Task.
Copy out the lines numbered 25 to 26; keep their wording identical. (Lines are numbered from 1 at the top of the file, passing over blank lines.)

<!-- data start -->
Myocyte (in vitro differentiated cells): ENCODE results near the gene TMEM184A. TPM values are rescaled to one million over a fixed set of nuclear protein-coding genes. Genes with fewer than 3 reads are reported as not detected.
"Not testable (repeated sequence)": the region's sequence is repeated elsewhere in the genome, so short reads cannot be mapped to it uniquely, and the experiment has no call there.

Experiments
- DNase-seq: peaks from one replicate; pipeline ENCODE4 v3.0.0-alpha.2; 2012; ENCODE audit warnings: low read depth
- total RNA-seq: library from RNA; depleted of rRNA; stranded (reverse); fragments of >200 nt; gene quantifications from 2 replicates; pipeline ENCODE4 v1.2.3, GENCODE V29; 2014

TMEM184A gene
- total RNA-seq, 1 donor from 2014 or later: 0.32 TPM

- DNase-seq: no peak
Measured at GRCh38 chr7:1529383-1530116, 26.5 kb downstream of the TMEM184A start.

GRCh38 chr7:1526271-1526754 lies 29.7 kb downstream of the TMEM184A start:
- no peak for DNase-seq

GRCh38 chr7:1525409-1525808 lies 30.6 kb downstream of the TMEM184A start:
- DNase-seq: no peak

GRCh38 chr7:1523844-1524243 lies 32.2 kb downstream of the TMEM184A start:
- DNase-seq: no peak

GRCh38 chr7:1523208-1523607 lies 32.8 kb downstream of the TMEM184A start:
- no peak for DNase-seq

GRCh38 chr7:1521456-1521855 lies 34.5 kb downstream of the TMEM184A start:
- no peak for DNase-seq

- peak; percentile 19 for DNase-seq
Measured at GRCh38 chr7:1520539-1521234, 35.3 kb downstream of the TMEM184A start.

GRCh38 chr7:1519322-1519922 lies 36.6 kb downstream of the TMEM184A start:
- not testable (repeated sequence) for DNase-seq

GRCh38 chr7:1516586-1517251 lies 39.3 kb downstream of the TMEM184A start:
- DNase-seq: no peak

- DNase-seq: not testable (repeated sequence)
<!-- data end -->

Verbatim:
- DNase-seq: no peak

- DNase-seq: not testable (repeated sequence)